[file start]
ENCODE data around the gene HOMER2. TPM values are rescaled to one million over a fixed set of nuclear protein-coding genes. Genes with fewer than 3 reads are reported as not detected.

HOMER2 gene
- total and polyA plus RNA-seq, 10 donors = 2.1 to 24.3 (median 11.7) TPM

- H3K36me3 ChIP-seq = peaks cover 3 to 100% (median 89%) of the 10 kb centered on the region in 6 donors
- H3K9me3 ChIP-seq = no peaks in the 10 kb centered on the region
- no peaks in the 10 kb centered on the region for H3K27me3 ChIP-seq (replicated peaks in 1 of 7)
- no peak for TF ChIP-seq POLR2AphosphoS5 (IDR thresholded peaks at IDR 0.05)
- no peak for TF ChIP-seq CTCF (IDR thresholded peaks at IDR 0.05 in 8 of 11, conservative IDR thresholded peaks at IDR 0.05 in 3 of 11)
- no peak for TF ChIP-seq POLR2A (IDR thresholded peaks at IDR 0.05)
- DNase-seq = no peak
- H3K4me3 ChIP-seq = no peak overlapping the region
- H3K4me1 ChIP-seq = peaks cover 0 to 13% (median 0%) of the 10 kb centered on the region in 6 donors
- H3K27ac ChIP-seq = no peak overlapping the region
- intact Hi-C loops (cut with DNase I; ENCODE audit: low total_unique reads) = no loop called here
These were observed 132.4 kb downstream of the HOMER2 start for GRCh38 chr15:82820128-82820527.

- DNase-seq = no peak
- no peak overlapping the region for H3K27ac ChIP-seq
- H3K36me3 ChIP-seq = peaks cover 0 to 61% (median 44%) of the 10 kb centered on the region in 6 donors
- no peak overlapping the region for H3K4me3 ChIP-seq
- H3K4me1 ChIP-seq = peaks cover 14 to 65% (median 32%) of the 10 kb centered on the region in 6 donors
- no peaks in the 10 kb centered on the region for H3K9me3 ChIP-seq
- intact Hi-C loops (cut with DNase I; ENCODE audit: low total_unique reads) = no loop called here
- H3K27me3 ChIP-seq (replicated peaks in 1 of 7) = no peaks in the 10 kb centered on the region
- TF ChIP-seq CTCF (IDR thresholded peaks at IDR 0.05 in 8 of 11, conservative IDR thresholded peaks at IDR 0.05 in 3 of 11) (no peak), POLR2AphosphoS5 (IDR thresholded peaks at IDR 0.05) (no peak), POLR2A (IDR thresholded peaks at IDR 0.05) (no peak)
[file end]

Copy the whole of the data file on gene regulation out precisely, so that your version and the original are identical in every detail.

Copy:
ENCODE data around the gene HOMER2. TPM values are rescaled to one million over a fixed set of nuclear protein-coding genes. Genes with fewer than 3 reads are reported as not detected.

HOMER2 gene
- total and polyA plus RNA-seq, 10 donors = 2.1 to 24.3 (median 11.7) TPM

- H3K36me3 ChIP-seq = peaks cover 3 to 100% (median 89%) of the 10 kb centered on the region in 6 donors
- H3K9me3 ChIP-seq = no peaks in the 10 kb centered on the region
- no peaks in the 10 kb centered on the region for H3K27me3 ChIP-seq (replicated peaks in 1 of 7)
- no peak for TF ChIP-seq POLR2AphosphoS5 (IDR thresholded peaks at IDR 0.05)
- no peak for TF ChIP-seq CTCF (IDR thresholded peaks at IDR 0.05 in 8 of 11, conservative IDR thresholded peaks at IDR 0.05 in 3 of 11)
- no peak for TF ChIP-seq POLR2A (IDR thresholded peaks at IDR 0.05)
- DNase-seq = no peak
- H3K4me3 ChIP-seq = no peak overlapping the region
- H3K4me1 ChIP-seq = peaks cover 0 to 13% (median 0%) of the 10 kb centered on the region in 6 donors
- H3K27ac ChIP-seq = no peak overlapping the region
- intact Hi-C loops (cut with DNase I; ENCODE audit: low total_unique reads) = no loop called here
These were observed 132.4 kb downstream of the HOMER2 start for GRCh38 chr15:82820128-82820527.

- DNase-seq = no peak
- no peak overlapping the region for H3K27ac ChIP-seq
- H3K36me3 ChIP-seq = peaks cover 0 to 61% (median 44%) of the 10 kb centered on the region in 6 donors
- no peak overlapping the region for H3K4me3 ChIP-seq
- H3K4me1 ChIP-seq = peaks cover 14 to 65% (median 32%) of the 10 kb centered on the region in 6 donors
- no peaks in the 10 kb centered on the region for H3K9me3 ChIP-seq
- intact Hi-C loops (cut with DNase I; ENCODE audit: low total_unique reads) = no loop called here
- H3K27me3 ChIP-seq (replicated peaks in 1 of 7) = no peaks in the 10 kb centered on the region
- TF ChIP-seq CTCF (IDR thresholded peaks at IDR 0.05 in 8 of 11, conservative IDR thresholded peaks at IDR 0.05 in 3 of 11) (no peak), POLR2AphosphoS5 (IDR thresholded peaks at IDR 0.05) (no peak), POLR2A (IDR thresholded peaks at IDR 0.05) (no peak)